Part of The Roar’s #CyberNation: The Next Generation Series
Our world is beginning to change, and boy is it changing fast.
You are a waitress at a café and on your way to work you accidentally scratch the side of your brand new car on a pole. Coming into work, you are in a bad mood and impulsively snap at your customers. The next day, your boss fires you due to the horrible review written about you on Yelp.
Your prospective college campus, equipped with your name, browses your Facebook profile.
Your potential employer decides not to hire you after finding that you subscribe to a magazine with known racial undertones.
These hypothetical situations may either strike you as an invasion of privacy, or as fair game and service to the public.
Today, in a world of credit cards, phone directories, driver’s licenses, social security numbers, and cable TVs, it is difficult to remain anonymous. Not to mention that someone somewhere (cough cough, your Internet provider) is capable of keeping tabs on the websites you frequent, as well as the contents of your email correspondences.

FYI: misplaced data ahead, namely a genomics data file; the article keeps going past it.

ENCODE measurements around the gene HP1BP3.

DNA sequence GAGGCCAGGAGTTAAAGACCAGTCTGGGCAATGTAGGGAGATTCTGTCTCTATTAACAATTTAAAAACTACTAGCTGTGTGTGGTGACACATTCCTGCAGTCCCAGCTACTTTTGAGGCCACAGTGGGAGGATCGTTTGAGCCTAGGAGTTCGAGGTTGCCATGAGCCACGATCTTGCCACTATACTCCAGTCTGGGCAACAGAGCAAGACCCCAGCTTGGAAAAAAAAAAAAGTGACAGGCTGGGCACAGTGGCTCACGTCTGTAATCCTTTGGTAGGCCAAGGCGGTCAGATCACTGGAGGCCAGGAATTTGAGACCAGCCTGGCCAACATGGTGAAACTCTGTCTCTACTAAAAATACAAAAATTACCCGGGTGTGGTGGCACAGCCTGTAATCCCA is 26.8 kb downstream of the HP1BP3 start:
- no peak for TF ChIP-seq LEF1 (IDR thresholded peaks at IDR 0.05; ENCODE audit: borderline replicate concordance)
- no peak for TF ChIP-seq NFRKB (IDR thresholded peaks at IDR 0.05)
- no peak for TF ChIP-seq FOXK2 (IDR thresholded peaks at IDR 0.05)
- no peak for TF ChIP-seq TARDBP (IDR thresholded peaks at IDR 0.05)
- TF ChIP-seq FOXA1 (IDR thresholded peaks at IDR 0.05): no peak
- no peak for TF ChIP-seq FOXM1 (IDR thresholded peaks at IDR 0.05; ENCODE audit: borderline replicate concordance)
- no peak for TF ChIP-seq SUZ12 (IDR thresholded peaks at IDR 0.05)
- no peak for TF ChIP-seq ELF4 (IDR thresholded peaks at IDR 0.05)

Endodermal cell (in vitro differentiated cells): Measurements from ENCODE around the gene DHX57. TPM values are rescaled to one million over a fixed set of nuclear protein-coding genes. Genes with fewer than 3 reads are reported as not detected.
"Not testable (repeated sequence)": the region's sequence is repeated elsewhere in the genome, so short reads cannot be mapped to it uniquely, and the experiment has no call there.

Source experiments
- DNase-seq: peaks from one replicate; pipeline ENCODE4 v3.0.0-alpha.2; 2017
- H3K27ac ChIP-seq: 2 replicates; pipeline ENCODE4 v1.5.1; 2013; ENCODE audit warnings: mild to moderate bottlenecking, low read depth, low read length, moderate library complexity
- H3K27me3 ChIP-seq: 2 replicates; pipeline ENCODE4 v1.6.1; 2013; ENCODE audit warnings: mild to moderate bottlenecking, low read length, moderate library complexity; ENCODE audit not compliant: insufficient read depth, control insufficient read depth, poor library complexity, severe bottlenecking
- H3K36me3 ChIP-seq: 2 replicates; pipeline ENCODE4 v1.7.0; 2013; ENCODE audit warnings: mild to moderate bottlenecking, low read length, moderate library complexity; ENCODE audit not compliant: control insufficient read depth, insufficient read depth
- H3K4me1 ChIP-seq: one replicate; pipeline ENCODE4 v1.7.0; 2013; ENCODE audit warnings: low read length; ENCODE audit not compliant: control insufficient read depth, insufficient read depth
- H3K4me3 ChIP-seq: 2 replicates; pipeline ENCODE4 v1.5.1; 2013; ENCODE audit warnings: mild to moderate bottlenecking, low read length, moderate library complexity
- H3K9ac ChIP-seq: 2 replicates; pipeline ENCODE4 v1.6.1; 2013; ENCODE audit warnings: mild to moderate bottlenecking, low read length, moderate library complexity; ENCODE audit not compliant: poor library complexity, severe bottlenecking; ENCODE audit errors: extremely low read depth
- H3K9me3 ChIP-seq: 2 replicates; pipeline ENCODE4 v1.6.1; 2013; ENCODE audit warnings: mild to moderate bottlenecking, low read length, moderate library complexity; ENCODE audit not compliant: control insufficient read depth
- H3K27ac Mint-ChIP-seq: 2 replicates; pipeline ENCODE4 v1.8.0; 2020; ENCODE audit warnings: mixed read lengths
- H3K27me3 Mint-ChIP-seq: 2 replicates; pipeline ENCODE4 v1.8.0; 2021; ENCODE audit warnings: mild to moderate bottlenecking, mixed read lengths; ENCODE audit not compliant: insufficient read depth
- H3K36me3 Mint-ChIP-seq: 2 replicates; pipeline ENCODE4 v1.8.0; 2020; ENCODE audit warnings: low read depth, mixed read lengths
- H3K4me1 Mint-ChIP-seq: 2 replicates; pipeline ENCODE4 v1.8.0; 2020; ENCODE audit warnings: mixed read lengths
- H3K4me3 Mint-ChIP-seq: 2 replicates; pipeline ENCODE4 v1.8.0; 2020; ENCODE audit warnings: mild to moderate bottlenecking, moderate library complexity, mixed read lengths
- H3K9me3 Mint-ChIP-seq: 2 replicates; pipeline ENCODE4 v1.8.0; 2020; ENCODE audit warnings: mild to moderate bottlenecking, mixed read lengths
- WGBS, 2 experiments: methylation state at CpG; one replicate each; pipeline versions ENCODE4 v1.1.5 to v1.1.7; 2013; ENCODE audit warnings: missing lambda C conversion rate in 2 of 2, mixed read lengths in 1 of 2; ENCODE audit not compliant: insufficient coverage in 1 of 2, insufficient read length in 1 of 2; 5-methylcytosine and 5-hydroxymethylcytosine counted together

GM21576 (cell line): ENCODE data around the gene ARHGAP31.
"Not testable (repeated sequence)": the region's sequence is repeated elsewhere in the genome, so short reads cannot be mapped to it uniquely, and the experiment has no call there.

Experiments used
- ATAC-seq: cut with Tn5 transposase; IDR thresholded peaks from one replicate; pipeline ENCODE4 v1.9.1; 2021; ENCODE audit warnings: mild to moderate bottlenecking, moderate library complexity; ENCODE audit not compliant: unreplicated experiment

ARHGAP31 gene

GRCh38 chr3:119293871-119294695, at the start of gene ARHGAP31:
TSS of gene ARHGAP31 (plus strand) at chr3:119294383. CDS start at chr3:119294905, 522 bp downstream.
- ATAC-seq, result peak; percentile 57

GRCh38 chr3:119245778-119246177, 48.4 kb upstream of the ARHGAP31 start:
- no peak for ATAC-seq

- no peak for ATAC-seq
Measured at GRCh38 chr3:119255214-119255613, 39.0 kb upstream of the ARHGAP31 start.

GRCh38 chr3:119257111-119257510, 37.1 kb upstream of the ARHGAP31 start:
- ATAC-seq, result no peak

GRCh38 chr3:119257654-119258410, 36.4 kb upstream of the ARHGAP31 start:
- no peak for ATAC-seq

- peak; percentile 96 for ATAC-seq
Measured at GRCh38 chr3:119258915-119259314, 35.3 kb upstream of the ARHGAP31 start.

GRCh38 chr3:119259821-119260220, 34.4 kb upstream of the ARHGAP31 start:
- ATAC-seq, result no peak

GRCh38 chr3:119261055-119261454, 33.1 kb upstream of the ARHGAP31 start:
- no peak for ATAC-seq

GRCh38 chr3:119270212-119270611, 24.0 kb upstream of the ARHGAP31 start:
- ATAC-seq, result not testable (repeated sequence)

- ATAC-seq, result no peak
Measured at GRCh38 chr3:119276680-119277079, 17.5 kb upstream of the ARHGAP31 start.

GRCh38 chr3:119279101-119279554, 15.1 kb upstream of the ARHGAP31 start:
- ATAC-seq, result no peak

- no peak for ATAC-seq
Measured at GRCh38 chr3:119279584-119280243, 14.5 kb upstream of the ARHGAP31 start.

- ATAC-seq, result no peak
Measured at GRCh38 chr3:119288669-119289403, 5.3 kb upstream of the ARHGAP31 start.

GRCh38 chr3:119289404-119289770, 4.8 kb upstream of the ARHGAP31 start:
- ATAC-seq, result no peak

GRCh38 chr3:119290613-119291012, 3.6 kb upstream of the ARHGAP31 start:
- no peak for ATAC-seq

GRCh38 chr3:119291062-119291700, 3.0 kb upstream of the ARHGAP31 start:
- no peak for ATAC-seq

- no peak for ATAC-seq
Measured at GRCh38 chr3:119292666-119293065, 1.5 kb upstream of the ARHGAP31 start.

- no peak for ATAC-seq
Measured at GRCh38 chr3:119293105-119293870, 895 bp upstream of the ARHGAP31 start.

As I browse the Internet in seeming obscurity, I cannot help but notice how the online advertisements on the periphery of my desired web page appear to be specifically catered to my interests.
While in 2007 the US government proposed the “Spy Act,” which would force information collection programs to give notice before accessing user’s personal information for advertising purposes, this bill was never passed by the Senate. Consequently, websites like Facebook profit from selling ad space to interested companies. If you write a status about how stressed you are on Facebook, do not be surprised if you soon spot a deep tissue massage advertisement on your web page.
Besides the feeling that some sort overarching “Big Brother” whose presence we are oblivious to exists, nowadays individuals have an unprecedented capability to learn about the individuals around them. With a click of a button, and perhaps brief research, one can find an acquaintance they just met at an event, or can read up on teacher reviews of a soon to be professor. After two minutes of social media browsing, one is informed from the most trivial to the most intimate of their “friends’” lives.
Nowadays it seems that privacy in its fullest extent is a concept of the past.
But don’t fret.
It shouldn’t be disregarded that with the valediction of total privacy, individuals are presented with a rich library of knowledge at their feet, are able to find and connect with individuals all across the globe, and can keep tabs on current events, among a bounty of others advantages.
As all things in life, everything seems to be mixed bag. Accompanying the blessings of modernity, something’s gotta give, right?